With gatherings of 100 or more currently banned, the future of music venues up and down the country is looking bleak.

Among them is Tauranga's Totara Street, founded in 2015 and desperate to survive 2020. The venue is an important part of the region's music scene.

"Totara Street is part of the Mauao Performing Arts Centre," director Ross Shilling said.

"The Mauao Performing Arts Centre in whole is a community centre that basically does music lessons, puts on events, has the community use it, and live music is one of the big things that happens at Totara Street."


And it's that live music that actually pays the bills.

"We don't make a whole lot of money out of anything else. It subsidises some of the community stuff we do, it subsidises the music lessons to a certain degree. It's a commercial building, we pay commercial rent and it's through the roof like everybody else's in the Mount," Shilling said.

During lockdown, the staff have done what they could to keep the business afloat.

"We've had to negotiate with the landlord and try and put contracts on hold which we've done the best we can. The bottom line is that money is still going out - you can't cancel some of these contracts with some people. You can't not pay your insurance because if the building burns down you're totally shot.

"We've managed to negotiate a reduction but if it goes on for three months we're $25-30k in the hole. That's all there is to it. That money's still going out."

Shilling says as long as social distancing remains in place, many venues will be forced to remain closed.

"Totara Street is closed until we can get rid of the two-meter distancing – it just won't work - at all. Even at 100 seated, by the time you staff it and hire the tables and do all the things that you need to do, because we're not really set up as a restaurant, it doesn't make any money for us."

With the music scene unlikely to return to normal anytime soon, a crowdfunded 'Save Our Venues' campaign has come to the rescue.


"We got approached by the Save Our Venues crew and at the time we were going 'how do we raise the money to keep this thing afloat?'. We've got no income, no idea when it's going to start again. It's pretty hard to come up with $25k which is essentially just going to pay the overheads for three months."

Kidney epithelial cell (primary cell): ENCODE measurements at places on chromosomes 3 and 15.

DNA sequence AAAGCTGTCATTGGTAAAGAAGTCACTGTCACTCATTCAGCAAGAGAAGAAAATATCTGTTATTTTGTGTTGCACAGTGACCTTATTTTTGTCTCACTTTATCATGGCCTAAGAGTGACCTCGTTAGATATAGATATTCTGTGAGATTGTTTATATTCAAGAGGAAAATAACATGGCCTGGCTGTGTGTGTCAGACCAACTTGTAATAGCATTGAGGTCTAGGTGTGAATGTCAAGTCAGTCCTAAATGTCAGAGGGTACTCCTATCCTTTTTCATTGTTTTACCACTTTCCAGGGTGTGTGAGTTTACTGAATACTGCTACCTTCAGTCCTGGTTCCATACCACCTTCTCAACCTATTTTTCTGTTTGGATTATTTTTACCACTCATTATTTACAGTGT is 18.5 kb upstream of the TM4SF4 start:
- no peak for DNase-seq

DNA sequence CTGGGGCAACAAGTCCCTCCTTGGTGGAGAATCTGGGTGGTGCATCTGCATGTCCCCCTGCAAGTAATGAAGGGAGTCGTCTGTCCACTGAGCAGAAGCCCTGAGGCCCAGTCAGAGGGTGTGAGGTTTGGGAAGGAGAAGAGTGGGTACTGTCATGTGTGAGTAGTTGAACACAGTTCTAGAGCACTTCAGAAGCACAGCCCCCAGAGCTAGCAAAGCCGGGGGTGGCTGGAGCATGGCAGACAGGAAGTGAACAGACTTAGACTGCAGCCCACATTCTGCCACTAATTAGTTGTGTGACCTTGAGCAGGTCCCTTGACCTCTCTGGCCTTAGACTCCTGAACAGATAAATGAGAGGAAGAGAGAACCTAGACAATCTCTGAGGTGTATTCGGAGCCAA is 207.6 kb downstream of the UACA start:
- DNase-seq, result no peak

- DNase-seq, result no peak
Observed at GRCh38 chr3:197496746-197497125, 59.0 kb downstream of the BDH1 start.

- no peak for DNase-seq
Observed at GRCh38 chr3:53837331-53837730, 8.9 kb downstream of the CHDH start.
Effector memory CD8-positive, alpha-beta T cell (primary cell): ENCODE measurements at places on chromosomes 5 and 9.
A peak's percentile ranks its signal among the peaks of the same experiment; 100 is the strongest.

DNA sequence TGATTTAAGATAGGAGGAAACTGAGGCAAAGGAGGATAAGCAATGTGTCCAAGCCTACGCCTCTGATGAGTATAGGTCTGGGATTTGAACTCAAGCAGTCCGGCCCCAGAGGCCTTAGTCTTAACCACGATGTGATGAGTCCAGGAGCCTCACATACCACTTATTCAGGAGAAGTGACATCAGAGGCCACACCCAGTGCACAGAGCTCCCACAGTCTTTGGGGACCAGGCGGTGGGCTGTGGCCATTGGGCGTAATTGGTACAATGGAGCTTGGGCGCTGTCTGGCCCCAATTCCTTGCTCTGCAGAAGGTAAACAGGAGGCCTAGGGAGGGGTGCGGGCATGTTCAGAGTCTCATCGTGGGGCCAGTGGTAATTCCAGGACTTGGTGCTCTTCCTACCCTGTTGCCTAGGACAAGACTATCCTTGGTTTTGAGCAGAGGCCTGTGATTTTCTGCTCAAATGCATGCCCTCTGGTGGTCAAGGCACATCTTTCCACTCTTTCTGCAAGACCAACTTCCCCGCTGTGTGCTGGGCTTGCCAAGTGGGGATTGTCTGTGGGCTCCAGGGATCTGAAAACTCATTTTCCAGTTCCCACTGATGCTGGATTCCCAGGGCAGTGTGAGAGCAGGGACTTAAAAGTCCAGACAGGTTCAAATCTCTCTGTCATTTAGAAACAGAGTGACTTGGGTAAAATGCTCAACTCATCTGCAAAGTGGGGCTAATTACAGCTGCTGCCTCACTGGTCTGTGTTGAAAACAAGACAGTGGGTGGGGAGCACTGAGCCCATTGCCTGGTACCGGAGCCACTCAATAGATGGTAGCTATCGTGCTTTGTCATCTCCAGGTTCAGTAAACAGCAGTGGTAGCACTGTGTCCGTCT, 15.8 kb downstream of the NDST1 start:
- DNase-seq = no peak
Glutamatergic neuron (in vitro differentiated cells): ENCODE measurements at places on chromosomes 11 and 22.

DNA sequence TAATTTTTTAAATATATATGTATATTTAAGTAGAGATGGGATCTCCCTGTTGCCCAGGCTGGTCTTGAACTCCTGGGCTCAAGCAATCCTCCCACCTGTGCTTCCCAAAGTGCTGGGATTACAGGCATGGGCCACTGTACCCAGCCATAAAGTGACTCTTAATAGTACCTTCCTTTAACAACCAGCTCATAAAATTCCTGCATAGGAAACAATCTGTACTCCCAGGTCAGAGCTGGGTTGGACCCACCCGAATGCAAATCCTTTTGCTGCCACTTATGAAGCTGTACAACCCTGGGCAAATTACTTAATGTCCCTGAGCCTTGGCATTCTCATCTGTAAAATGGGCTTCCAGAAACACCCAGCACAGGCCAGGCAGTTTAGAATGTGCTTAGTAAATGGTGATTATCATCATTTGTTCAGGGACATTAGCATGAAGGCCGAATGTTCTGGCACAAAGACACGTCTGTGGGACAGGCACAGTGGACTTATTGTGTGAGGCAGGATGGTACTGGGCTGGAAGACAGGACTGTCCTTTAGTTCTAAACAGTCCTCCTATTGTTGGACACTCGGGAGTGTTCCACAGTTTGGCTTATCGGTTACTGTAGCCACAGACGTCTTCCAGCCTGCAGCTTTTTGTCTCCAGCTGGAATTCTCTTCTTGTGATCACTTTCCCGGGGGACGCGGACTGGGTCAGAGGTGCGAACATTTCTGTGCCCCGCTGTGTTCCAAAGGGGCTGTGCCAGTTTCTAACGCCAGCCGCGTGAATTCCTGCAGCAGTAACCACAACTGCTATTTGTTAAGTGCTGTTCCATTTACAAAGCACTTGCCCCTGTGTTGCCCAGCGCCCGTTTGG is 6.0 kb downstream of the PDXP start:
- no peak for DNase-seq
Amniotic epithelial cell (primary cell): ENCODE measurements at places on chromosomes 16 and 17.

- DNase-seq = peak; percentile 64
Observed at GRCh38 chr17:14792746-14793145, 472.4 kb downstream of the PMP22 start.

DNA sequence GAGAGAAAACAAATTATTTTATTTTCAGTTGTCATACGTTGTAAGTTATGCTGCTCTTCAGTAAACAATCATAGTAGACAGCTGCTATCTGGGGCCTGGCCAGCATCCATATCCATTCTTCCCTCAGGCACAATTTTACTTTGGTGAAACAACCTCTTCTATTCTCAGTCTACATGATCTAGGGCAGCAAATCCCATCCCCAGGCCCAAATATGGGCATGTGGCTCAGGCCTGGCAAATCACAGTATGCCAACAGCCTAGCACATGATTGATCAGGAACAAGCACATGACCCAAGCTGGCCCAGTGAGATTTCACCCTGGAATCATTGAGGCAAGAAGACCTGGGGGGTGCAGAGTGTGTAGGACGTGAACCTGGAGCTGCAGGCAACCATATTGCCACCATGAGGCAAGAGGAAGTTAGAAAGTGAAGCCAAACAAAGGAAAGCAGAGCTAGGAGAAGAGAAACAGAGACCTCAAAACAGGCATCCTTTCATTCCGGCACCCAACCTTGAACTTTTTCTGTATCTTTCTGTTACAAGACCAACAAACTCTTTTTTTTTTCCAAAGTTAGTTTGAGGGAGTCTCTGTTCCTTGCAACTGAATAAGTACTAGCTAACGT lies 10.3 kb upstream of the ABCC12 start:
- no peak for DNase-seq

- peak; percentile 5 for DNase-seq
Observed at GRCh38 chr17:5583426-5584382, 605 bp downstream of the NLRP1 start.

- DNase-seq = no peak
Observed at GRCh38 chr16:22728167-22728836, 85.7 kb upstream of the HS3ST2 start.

But level 2 has allowed the venue to reopen some of its community offerings such as music lessons.

"It's quite amazing just coming here," 10-year-old student Videl Harrison said. "It makes me really happy, I really enjoy it. It's so much fun to come and do something I love."

The tutors are also glad to be teaching face-to-face again.

"A lot of musicians who teach have had issues teaching via Skype or Zoom simply because the internet crashes, stalls, a lot of times there's bad audio," tutor Melissa Cox said.

"You can't actually play at the same time with your students so whether you are offering accompaniment on a guitar or piano for instance and they're singing over that, you can't do that over Zoom or Skype."

And experiences like this are important for the future of your local music scene.

"Nobody really makes a huge amount of money out of music and art," Shilling said.

"Nobody makes a whole lot of money out of venues either to be honest, but they do provide a service and they do pay wages."

"But we do need to keep places like this alive because if you haven't got the kids coming through to learn to play guitar or drums, and getting up on the stage and playing with their mates and all the rest of it, it's just not going to evolve."

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